Marketplace: Partners, Tufts Renegotiate Deal, Ga. Insurer-Provider Fight Grows
Partners HealthCare and the Tufts Health Plan have renegotiated their contract that will lower Tufts' reimbursements to Partners by $105 million to save money in Massachusetts. In the meantime, an insurer/provider fight in Georgia is growing, and there is marketplace news from Oregon and Colorado.
Boston Globe: Partners Recasts Deal With Tufts, Limiting Pay
A new contract struck between Partners HealthCare System Inc. and Tufts Health Plan will help control health care costs in Massachusetts by limiting payment increases to Partners' hospitals and doctors to the rate of inflation, both sides said yesterday. Partners, the state's largest hospital and physicians organization, tore up the last two years of its existing contract with the health insurer, replacing the pact with a new four-year agreement that, while still giving Partners more money each year, will lower Tufts' reimbursements to the medical care provider by about $105 million from what they would have been under the former rate structure (Weisman, 1/19).
WBUR's CommonHealth blog: Tufts Health Plan And Partners Renegotiate, Estimate $105M In Savings
The state's largest hospital network, Partners Health Care, has signed a second contract that trims health care spending. A deal out today with Tufts Health Plan is expected to reduce payments over four years by $105 million dollars: Partners opened an existing contract with Tufts to re-negotiated a lower payment rate (Bebinger, 1/18).
Georgia Health News: Blue Cross vs. Tenet: Will Someone Blink?
With less than two weeks before the Feb. 1 deadline, the contract battle between Tenet Healthcare and Blue Cross and Blue Shield of Georgia shows no signs of resolution. If a new contract is not reached before then, Blue Cross members would be out of network if they go to any of Tenet's five hospitals in Georgia, all of which are in the Atlanta region (Miller, 1/18).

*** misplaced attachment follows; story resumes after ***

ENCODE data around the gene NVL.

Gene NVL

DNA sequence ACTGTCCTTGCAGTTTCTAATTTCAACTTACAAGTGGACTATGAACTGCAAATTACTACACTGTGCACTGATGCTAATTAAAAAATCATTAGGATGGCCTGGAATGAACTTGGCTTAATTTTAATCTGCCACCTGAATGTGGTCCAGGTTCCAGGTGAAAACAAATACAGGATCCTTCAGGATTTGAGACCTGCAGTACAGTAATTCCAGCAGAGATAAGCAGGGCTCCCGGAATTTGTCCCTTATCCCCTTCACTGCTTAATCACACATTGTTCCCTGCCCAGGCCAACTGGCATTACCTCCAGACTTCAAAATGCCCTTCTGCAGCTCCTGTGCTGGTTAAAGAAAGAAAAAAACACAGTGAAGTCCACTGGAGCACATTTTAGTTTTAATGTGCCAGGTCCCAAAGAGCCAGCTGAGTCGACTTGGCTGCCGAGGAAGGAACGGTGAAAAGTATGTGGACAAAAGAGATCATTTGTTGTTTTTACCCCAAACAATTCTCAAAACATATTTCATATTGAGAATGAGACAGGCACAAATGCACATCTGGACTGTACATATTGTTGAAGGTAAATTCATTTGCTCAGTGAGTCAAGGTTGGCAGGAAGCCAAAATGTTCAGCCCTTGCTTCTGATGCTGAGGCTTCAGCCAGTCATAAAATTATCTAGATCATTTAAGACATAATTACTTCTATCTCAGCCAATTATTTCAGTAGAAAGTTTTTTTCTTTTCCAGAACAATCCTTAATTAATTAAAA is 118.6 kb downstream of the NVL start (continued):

The Lund Report (an Ore. news service): Legacy Health System Cuts Work Force by 400
Legacy Health System is preparing to reduce its work force by 400 employees because of a $40 million budget gap that includes $30 million in Medicaid payment reductions. ... "Even with these reductions," [Dr. George Brown, president of Legacy] told employees, "we will still have uncertainty around future Medicaid and Medicare reductions that may influence our actual budget gap" (Lund-Muzikant, 1/18).
The Lund Report (an Ore. news service): Managed Care Plans Have $252 Million in Their Reserve Accounts
Oregon’s preparing to launch a major healthcare transformation that will lead to the creation of coordinated care organizations (CCOs) and integrate physical, mental and dental care for more than 600,000 people on the Oregon Health Plan. But an important question hangs in the balance. What will happen to the millions of dollars in reserve funds now held by the managed care plans that currently provide such services? (Waldroupe, 1/19).
Health Policy Solutions (a Colo. news service): University Hospital, Med School Poised For Expansion
If Colorado Springs voters approve the plan, the University of Colorado Hospital (which is affiliated with the university, but is an independent legal and financial entity) will assume administration of the nonprofit Memorial Hospital. That would be one more step in the long-term drive to expand the University of Colorado Hospital into a statewide nonprofit health care and education network (Carman, 1/18).